Dr. Dre's Beats Bonanza: How He Could Become Hip-Hop's 'First Billionaire'

Chamillionaire, it's time to consider a name change. 50 Cent, you're chump change. Dr. Dre is about to become unrivaled among his peers.

That's because the artist otherwise known as Andre Young, one of hip-hop's early pioneers, is reportedly on the cusp of selling his company, Beats Electronics, to Apple for a bling-tastic $3.2 billion.

The deal, said to be imminent, would instantly elevate Dre above the rap mogul likes of Jay Z and Diddy.

Dre, who came up through the streets of Compton and was a founder of the rap supergroup N.W.A. alongside a group of friends that included Ice Cube, teamed up to found Beats with Interscope records chairman and co-founder Jimmy Iovine in 2008. The company focused its early efforts on the "Beats by Dr. Dre" line of high-end headphones.

       [Related: Dr. Dre, Eminem, Mase, and Nas Perform in L.A. for Beats Music Launch Party]

In January, the duo added Beats Music to their portfolio. The online streaming service, launched with a $60 million investment and the participation of fellow artists like Trent Reznor, competes with Spotify, Rdio, and Rhapsody. The $10-a-month subscription offers a deep catalog of songs and, to differentiate itself in a crowded marketplace, offers curated playlists.

If the deal comes to fruition, it will be a huge departure in strategy for Apple. Under the late Steve Jobs, the company had been notorious for its lack of high-profile acquisitions, in comparison to competitors like Google and Facebook, despite having $159 billion in cash in its coffers. 

However, Apple's current chair, Timothy D. Cook, said in a recent earning's call that the company has actually acquired 24 companies though in the past 18 months. The Beats Electronics deal would be Apple's largest acquisition in company history. 

The acquisition of Beats isn't a done deal yet though. However, people close to the situation tell the New York Times that if the deal is completed, it could be announced as soon as next week.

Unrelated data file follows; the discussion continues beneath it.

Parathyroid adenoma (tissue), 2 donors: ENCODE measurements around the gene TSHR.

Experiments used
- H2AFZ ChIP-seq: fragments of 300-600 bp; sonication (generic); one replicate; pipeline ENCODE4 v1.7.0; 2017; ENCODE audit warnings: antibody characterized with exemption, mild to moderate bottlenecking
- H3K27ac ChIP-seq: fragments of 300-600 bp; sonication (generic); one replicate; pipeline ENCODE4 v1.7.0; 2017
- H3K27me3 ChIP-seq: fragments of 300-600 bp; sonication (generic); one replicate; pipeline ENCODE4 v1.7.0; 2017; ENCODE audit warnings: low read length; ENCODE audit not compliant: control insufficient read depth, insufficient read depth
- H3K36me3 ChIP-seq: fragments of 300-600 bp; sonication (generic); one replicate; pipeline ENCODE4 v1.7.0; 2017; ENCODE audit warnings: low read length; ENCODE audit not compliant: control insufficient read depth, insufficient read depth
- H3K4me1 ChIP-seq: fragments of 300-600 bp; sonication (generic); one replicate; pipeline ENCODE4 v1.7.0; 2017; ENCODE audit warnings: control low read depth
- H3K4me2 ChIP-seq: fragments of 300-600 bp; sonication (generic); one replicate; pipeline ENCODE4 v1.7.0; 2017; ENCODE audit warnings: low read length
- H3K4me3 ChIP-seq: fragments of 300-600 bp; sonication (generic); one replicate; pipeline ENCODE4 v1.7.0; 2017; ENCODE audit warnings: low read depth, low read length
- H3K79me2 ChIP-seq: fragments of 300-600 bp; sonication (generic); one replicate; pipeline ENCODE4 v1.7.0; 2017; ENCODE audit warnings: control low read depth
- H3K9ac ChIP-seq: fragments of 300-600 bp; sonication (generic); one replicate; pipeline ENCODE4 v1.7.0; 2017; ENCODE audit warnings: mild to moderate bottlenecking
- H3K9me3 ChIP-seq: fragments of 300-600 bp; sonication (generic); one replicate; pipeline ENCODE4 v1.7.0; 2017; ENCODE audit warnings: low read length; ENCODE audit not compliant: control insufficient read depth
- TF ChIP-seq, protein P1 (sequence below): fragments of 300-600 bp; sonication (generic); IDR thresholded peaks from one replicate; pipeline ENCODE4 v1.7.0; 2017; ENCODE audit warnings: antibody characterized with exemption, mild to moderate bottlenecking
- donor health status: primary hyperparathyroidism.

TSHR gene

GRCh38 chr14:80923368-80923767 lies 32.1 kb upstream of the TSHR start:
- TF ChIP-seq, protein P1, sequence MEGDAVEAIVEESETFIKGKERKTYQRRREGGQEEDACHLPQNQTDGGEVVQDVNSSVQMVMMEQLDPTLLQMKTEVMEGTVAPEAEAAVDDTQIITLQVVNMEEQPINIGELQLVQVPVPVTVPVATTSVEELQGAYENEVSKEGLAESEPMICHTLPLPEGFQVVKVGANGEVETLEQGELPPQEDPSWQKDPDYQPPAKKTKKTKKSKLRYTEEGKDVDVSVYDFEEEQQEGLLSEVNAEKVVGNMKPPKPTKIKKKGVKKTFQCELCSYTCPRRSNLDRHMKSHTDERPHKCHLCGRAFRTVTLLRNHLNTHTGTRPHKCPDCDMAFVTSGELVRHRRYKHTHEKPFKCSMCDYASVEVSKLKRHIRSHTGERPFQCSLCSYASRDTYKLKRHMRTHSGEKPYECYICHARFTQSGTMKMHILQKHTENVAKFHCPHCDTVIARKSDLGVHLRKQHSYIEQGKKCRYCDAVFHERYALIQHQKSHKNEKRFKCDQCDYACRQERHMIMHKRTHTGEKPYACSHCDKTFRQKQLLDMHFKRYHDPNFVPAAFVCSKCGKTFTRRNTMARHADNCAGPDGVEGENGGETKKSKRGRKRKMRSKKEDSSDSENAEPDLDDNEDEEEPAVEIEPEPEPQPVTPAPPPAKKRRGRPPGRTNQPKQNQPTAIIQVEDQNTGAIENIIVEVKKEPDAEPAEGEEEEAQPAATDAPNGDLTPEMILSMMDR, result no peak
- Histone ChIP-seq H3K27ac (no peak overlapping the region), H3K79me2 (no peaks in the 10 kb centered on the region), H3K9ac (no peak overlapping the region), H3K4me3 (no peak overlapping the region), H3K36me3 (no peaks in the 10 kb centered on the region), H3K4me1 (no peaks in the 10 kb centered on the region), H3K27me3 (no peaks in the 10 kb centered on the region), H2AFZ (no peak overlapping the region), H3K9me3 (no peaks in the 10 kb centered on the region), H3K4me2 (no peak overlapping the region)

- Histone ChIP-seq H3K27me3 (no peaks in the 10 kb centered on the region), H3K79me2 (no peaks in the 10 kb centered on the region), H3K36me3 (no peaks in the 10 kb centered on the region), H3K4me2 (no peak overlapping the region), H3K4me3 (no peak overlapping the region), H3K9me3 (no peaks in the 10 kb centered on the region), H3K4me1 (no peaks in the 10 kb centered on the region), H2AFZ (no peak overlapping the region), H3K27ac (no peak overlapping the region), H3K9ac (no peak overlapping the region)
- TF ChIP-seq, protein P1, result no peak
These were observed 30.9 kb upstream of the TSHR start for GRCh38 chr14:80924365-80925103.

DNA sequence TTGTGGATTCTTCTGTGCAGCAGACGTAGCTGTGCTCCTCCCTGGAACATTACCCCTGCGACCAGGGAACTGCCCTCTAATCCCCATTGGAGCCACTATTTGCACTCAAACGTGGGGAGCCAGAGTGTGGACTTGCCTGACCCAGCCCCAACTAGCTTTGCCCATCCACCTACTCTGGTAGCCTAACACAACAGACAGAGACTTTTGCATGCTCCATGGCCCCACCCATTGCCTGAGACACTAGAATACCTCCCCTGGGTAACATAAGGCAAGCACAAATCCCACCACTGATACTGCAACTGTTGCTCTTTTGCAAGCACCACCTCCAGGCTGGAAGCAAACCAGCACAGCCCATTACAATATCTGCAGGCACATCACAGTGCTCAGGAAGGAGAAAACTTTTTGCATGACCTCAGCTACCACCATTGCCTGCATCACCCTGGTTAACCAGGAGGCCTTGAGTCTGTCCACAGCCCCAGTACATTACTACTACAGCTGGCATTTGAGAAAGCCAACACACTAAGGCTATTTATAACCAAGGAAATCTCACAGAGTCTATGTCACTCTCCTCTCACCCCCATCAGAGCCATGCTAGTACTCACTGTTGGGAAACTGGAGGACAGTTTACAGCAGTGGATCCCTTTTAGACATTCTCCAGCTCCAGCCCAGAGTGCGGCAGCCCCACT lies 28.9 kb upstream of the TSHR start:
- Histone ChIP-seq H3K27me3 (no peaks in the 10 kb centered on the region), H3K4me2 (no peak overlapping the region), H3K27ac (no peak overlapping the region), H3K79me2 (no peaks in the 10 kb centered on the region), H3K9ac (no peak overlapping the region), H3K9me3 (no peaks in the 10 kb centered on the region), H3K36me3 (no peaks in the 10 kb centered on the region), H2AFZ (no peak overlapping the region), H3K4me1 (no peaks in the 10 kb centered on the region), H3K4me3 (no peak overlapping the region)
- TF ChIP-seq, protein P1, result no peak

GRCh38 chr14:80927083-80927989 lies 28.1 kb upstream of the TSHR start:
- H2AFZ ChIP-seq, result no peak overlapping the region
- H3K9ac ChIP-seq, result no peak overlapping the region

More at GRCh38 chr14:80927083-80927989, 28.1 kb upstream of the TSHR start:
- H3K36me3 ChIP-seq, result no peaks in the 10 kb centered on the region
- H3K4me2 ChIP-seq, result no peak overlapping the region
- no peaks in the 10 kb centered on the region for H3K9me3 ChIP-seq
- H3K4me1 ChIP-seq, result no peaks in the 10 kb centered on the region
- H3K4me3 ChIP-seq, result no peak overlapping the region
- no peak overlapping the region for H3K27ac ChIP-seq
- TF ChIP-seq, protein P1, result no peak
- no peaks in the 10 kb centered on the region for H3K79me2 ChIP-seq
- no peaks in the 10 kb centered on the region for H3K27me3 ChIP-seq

Word of the pending transaction first surfaced Thursday. But noted music analyst and blogger Bob Lefsetz made the prescient, if tongue-in-cheek, prediction in an April Fools Day post on his site.

Early Friday, Dre's friend Tyrese Gibson posted a Facebook video seemingly confirming the news. Tyrese later removed the clip from his page, but not before it was picked up widely.

"It's not often that you get to listen to Beats with Mr. Beats himself," Tyrese begins.

"Billionaire's boy's club for real," he continues. "The Forbes list just changed."

"The first billionare in hip-hop, right here from the motherf----n' West Coast," Dre later bragged.

The caption to the now deleted video originally read, "How did I end up in the studio with Dr Dre ON THE night his deal went public that he did with Apple 3.2 BILLION!!!! The BEATS HEADPHONES JUST CHANGED HIP HOP!!!!!"

Forbes will need to break out the calculators to rework next year's "Hip-Hop Cash Kings" list.

Diddy topped the most recent version (from September) by banking $50 million over the previous 12 months, mostly on the back of his investment in Ciroc vodka. Jay Z ranked second with $42 million. And Dre was No. 3 with $40 million, with a bulk of his earnings coming from Beats. Expect that number to jump drastically if the Apple deal is made. Dre was the top earner the year before, with Diddy in second place on the list, and Jay Z in third.

If Dre and Iovine do become billionaires, there's a good chance much of that money could go to charitable causes. In May 2013, they made a $70 million donation to the University of Southern California to found The Jimmy Iovine and Andre Young Academy for Arts, Technology and the Business of Innovation. The endowment created an undergraduate program designed to spur innovation in technology and the arts. The university's president described the donation as the largest gift ever from the entertainment industry to higher education in the U.S.

"This is about treating what a kid is today," Iovine said at the time. "This place is a dream factory. This place is where you don't have to get stuck in calculus to succeed at this school. It has other ways through, other paths."

The first class of 25 students is expected to matriculate in the program this fall.